Makka pro makes waves for community tourism
SOUTHAVEN, St Thomas:
The wind is strong and the waves are high at Southaven, Yallahs, St Thomas. The weather is ideal for surfing. The Jamaica Surfing Association (JSA) saw this, and for nine years has hosted the Makka Pro International Surfing Contest there. This year's competition was held on July 25 and 26, at the Makka Surfing Beach.
"We wanted something to bring attention to Jamaican surfing ... and the standards of waves we have in Jamaica ... the world needs to know about it and the ability and talent of the local surfers. We need to be exposed, we need to build a name, we have to create local stars, and present them to the international media," Anthony 'Billy' Wilmot, president of the JSA, told Rural Xpress of the objective behind the staging of the contest.
But that's not all. Wilmot sees the contest developing into "alternative tourism", "people travelling to Jamaica to take part not just in surfing events, but for surfing vacation".
From a tourism perspective, Wilmot said, "It's doing well, but not from a traditional tourism perspective, but from an alternative tourism perspective, it is doing very, very well ... When people travel to Jamaica for this type of tourism, they stay local, they eat local, they use local facilities and services."
Income for citizens
This means that the money is spent directly with local stakeholders. And not much infrastructure is required, Wilmot said. Also, there is no need for five-star hotels, as people in the surrounding communities are encouraged to host surfers in their homes to earn some income.
"As you can see, we have partnered with Southaven Citizens' Association. They are the ones who have put in the accompanying attractions for the events. They have opened up their homes, and as times goes by, it will expand and grow," Wilmot said.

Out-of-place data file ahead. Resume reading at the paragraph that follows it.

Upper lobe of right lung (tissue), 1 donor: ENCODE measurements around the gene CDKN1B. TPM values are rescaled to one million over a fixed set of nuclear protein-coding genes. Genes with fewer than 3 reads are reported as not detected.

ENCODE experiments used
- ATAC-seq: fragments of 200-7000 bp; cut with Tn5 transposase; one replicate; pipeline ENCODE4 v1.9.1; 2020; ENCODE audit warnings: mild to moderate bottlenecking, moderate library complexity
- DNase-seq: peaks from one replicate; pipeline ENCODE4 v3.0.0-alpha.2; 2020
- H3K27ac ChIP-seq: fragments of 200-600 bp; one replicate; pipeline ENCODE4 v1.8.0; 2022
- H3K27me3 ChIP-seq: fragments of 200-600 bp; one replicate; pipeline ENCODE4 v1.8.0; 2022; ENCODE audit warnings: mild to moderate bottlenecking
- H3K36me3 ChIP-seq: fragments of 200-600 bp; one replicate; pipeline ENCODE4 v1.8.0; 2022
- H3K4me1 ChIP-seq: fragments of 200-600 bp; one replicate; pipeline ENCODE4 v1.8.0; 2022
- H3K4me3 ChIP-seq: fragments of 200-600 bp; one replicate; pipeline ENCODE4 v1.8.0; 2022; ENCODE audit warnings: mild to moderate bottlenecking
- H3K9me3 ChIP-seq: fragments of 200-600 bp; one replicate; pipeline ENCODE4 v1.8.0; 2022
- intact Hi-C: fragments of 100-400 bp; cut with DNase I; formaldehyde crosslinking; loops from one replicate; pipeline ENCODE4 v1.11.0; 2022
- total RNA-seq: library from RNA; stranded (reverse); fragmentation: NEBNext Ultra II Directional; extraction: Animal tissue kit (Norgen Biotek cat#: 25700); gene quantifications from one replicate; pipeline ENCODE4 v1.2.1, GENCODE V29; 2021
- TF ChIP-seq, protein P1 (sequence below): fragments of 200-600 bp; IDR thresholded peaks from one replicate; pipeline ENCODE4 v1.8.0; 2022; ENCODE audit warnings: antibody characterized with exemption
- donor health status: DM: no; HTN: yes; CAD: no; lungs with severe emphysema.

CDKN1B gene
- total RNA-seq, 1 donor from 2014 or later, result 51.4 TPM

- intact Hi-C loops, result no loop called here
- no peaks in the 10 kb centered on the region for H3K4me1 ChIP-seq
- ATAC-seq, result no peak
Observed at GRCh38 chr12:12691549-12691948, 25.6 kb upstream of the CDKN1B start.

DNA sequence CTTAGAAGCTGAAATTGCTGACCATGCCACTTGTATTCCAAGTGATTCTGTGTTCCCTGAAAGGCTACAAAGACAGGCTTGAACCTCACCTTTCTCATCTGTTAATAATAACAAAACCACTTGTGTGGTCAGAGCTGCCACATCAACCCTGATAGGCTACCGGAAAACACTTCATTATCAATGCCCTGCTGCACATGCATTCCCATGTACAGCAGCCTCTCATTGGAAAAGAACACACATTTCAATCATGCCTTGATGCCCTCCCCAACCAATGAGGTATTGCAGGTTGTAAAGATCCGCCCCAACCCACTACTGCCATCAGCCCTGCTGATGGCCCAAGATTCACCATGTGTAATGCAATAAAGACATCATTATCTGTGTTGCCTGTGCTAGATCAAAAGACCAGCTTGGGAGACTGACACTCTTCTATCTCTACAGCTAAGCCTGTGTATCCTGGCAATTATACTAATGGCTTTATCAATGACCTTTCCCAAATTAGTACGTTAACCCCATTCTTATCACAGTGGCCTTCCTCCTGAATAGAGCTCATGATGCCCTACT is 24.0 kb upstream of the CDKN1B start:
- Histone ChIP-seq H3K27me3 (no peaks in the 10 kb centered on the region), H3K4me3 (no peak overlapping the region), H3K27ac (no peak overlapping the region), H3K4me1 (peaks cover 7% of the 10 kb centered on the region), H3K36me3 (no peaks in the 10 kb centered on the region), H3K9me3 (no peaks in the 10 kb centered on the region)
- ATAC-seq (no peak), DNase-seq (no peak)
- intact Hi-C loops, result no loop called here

In speaking with Rural Xpress about the benefits of the contest to Southaven, Lynford Kirton said, "First of all, it has helped to put us on the map ... Whatever funds we derive from this, after we take out our cost, the rest goes towards community development, whether for example filling some potholes or painting over our stream signs ... We have positioned ourselves for those citizens who have extra accommodation to take part in the bed and breakfast programme, and this is how the ordinary citizens can benefit."
Also partnering with the JSA is the Jamaica Tourist Board (JTB) under the brand of Jamaica Sport.
"They have been with us for quite a few years now.
They understand the vision that we see, they realise that surf tourism is a viable alternative tourism product," Wilmot said of the JTB, which told Rural Xpress that it "has identified surfing as having tremendous potential for sport tourism".
"Jamaica is an amazingly diverse destination, but is not often identified with surfing. Makka Pro is just the vehicle to change that perception, and spread awareness about the quality of surfing here and the unique experience that awaits surfers," Jason K. Hall, deputy director of tourism (cruise, events and attractions) said.
More support needed
And after nine stagings, Wilmot said the JSA has partially fulfilled its objectives, and "would like to see corporate Jamaica taking the sport of surfing more seriously".
"I would like to see Jamaican internationally presented brands using surfing as a to tool and a vehicle to get their products to a different marketplace which comprises surfers from all over the world who have a certain taste in terms of the products they use," explained Wilmot, who is highly commended by the JTB for his efforts.
"Jamaica Tourist Board commends Billy Wilmot, his family and entire team for the work they have done and continue to do to promote surfing. They have been great partners and we look forward to growing this event to be a staple on the regional surfing calendar, attracting surfers from around the world," Hall told Rural Xpress.
But to get high quality surfers from around the world, Wilmot said the prize money has to get bigger.
"We want to add more prize money, the bigger the prize money, the higher calibre of surfers we attract," Wilmot explained.